Dental lesions in tumoral calcinosis.
Tumoral calcinosis (TC) is a rare inherited autosomal dominant metabolic disease manifested by elevated serum phosphorus and 1,25 dihydroxyvitamin D levels and periarticular cystic and solid tumorous calcifications. The dental findings in a large family have been critical in determining the genetic transmission of the condition. Radiographically the teeth have short bulbous roots, pulp stones and partial obliteration of the pulp cavity. Histologically, coronal dentin and a variable amount of radicular dentin appears to be deposited regularly. At nonspecific points the developing radicular dentin appears to encounter a mass of calcified material and proceed to grow around it. This mass has a unique histologic pattern with ovoid spaces surrounded by amorphous calcification. At levels of further root development the radicular dentin has an irregular bending tubule arrangement. The dental lesion of TC appears to be different from that of radicular dentin dysplasia in histologic structure and in the method of initiation of the dentin defect. These data suggest that the specific dental lesion is a new phenotypic marker for TC.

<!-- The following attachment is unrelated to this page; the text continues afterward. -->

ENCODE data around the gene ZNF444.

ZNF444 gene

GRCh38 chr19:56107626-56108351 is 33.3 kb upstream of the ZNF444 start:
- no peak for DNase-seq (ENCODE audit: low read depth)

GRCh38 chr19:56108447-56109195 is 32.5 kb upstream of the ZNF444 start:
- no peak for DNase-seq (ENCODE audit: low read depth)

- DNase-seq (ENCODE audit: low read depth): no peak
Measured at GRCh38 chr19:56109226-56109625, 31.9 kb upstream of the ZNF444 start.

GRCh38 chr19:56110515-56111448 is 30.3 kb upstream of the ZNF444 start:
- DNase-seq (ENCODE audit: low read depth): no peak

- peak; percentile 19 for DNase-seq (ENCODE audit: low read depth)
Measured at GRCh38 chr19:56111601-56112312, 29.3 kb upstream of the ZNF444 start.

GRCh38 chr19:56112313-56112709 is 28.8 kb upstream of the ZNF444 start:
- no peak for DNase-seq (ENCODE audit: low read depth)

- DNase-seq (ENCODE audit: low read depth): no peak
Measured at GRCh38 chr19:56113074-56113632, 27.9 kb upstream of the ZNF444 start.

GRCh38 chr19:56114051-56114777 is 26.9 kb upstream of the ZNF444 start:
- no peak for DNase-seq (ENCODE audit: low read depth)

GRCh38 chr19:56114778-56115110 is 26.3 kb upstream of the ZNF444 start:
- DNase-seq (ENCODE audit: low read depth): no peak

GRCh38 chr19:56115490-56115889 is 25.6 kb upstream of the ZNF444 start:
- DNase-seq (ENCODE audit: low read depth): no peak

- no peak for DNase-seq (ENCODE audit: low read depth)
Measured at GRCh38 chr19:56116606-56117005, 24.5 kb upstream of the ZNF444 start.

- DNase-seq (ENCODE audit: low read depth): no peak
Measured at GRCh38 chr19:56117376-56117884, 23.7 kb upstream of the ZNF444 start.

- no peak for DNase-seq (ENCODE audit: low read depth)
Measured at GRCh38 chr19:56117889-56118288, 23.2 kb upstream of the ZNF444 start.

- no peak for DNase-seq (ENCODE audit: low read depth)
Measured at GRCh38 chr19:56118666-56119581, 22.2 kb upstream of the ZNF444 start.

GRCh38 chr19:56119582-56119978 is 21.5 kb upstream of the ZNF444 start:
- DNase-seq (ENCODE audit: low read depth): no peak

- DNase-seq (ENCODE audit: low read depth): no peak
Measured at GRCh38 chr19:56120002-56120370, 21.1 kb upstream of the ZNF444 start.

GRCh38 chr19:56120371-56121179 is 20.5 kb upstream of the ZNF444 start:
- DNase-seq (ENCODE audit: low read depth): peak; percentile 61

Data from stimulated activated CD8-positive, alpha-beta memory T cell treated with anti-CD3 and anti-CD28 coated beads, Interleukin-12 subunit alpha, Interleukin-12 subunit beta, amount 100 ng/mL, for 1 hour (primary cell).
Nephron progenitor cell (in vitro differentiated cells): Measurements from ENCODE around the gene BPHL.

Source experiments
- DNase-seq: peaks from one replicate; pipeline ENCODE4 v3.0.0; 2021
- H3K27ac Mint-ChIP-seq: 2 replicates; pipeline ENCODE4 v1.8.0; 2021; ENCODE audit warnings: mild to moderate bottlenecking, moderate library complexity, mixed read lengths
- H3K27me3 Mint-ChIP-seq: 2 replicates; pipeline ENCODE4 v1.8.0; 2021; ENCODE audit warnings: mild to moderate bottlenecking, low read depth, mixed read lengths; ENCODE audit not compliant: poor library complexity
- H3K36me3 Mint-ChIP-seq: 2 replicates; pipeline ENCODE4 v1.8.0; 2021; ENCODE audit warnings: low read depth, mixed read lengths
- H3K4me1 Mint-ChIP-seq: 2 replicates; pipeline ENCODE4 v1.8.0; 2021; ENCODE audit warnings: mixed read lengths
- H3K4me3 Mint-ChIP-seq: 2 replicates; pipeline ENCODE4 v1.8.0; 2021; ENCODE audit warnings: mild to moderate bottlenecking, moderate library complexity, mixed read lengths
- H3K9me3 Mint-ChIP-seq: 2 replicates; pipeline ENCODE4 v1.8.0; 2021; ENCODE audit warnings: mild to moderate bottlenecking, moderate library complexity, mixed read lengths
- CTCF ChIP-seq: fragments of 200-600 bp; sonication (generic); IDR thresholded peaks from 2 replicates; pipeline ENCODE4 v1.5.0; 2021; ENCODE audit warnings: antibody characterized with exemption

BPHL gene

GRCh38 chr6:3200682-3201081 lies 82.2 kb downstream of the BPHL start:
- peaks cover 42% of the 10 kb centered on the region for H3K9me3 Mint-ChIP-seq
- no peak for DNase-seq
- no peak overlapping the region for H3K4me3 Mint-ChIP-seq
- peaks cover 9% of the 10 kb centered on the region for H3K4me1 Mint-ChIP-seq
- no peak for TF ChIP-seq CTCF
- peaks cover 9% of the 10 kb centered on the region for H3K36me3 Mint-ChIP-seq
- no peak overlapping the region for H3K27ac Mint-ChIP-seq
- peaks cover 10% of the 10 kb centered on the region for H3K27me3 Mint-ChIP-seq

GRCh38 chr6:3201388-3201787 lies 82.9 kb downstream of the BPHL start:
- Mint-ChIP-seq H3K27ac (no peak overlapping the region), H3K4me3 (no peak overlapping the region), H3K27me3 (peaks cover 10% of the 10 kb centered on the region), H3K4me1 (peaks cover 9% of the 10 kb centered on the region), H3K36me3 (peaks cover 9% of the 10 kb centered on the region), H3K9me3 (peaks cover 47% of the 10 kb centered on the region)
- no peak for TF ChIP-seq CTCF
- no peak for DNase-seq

Burkes, EJ; Lyles, KW; Dolan, EA; Giammara, B; Hanker, J
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